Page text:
College: A Time for Making Changes, Part 1
A Time for Making Changes
Written by Crystal Schupbach
How Exploring the Core Helps Find Your Passions
For many students, deciding on a major is not a clear path. Marcella Brylski ’20 began her time at Hillsdale anticipating that she may double major in mathematics and philosophy. When she had to complete the core language requirement, she chose Greek and liked it so much that she began the Greek major. However, she discovered shortly thereafter that her passion lay elsewhere.
“I always came back to Greek because I felt there was part of my brain not being worked,” she said.
While taking Dr. Jackson’s Anglo Saxon and Medieval Literature class, she learned that this same feeling could be satisfied while studying English. This was what she had been looking for: English was a way to incorporate all of her academic loves into one.
English embodied philosophy, included the logic and rigor of math, and capitalized on the close analysis utilized in learning Greek. Because English is a particularly philosophical department at Hillsdale College, she was able to feel like she wasn’t missing out on her passion. Marcella mentioned that not overcommitting at first was the key to finding the best fit. While the core can be daunting and appear limiting, there is space that can be used wisely.
“Don’t be afraid to try things, because it’s worth it to do the things you love,” she said. “Soon enough, as long as you’re being honest with yourself, you will figure it out.”
Changing Your Dreams Means Changing Your Discipline
Like many Hillsdale students, Victoria Schmidt ’21 entered freshman year with the intention of going into law through studying politics and history. When she was deciding on colleges, she thought that meant choosing between pursuing politics or her other love of biology and medicine. Since she chose Hillsdale, she thought she chose politics. When she started here, she invested her time into politics-related activities such as College Republicans, Federalist Society, and Praxis.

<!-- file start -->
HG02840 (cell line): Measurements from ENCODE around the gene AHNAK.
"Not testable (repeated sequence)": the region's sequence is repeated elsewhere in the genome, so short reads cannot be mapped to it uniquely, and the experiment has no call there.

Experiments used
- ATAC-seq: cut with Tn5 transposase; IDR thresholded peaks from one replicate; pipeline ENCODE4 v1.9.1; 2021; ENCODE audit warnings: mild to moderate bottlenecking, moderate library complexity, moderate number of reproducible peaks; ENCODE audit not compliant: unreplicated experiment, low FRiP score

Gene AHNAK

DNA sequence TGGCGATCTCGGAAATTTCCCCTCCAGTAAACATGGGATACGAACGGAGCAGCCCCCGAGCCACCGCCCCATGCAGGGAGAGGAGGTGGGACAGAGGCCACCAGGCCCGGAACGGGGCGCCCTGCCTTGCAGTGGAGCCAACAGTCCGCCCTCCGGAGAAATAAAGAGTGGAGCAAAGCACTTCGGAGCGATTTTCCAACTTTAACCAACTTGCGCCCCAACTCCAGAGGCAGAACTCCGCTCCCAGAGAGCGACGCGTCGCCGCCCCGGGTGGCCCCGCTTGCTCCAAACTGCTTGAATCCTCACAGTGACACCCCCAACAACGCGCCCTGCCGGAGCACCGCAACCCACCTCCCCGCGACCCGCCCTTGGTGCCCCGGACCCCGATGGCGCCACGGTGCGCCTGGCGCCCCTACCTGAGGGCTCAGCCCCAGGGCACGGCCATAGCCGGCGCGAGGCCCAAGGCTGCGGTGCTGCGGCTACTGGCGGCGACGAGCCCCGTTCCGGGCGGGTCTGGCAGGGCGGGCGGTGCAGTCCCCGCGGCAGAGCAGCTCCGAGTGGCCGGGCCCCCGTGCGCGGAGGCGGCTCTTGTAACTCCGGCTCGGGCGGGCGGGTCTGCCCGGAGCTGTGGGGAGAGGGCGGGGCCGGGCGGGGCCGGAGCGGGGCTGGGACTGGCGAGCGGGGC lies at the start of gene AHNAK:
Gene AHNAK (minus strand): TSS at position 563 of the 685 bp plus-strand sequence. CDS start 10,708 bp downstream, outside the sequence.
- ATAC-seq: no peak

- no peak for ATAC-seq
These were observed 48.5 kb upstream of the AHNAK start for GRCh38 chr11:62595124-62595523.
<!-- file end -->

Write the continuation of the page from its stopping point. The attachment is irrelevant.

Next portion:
However, in the fall of her sophomore year she took Biology 101 with Dr. Johnson as part of the core, and she rekindled her love of science amidst her involvement in the political sphere of academia. She slowly started adding more science courses, even though she was three courses into politics and two courses into history. At the end of her sophomore year, she knew she was going to pursue a pre-med track. Even though she switched to a completely different major, her prior classes supplemented her new studies.
“In my chemistry classes now we’re referencing things I learned in those history classes,” she said. “The classes here blend together—they aren’t mutually exclusive.”
As a liberal arts school, Victoria said she believes Hillsdale balances the intersection of science and humanities perfectly.
“The whole point is to understand the broad picture. At the end of your core classes, you aren’t going to know everything about Western heritage or economics,” Victoria said. “But you’re going to know enough to have a good conversation.”
Even though Victoria decided to pursue biology during her sophomore year, she still plans on graduating on time after spending a few summers taking summer credits at her local community college to stay on track. After college, she is considering taking a gap year to get more medical experience as an EMT. Afterwards, her ultimate plan involves going into trauma-medicine through the military—the military has been part of her plan since she was ten years old.
“You can like everything but love one thing the most,” she said. “There’s nothing that should hold you back. If it takes you more time to get where you’re going, that’s a small price to pay to do what you want.”
Crystal Schupbach, ’20, is a Michigan native studying psychology and journalism. A few of her favorite things include dogs, summertime concerts, and garage sales–in that order.
Published in November 2019